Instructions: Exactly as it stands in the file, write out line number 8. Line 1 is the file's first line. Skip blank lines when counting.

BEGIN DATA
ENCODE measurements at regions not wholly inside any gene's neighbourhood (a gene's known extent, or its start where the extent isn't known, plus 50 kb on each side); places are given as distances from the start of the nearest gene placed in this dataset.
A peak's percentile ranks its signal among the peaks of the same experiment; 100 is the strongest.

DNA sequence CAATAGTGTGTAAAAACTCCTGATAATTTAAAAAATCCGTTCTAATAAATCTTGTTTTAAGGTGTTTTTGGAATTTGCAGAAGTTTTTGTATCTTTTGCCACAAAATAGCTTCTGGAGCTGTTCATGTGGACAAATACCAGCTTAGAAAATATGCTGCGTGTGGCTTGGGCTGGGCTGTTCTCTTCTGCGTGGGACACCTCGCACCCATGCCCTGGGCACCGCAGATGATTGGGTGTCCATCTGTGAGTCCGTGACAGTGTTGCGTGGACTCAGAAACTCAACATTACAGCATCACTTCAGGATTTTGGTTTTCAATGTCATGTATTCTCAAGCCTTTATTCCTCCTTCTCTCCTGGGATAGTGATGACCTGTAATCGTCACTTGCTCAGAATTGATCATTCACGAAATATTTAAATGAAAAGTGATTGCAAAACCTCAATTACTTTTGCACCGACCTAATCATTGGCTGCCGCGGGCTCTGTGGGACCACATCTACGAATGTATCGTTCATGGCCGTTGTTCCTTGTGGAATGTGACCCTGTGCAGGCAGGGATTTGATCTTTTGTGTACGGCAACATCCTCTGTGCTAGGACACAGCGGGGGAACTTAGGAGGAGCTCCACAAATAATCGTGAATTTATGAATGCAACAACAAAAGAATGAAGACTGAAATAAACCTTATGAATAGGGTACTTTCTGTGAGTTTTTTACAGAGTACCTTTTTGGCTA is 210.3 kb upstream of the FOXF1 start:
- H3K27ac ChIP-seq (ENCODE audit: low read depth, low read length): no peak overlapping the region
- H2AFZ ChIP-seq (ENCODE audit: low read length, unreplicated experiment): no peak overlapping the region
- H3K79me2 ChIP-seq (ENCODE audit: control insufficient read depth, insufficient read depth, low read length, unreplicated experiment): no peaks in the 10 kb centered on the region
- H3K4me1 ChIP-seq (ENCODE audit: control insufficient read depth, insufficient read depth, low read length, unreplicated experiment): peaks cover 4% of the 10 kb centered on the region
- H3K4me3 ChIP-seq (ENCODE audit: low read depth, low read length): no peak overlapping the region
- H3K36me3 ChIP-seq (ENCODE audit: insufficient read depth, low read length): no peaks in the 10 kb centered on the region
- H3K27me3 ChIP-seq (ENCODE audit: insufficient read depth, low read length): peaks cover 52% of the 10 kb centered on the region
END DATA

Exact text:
- H3K4me3 ChIP-seq (ENCODE audit: low read depth, low read length): no peak overlapping the region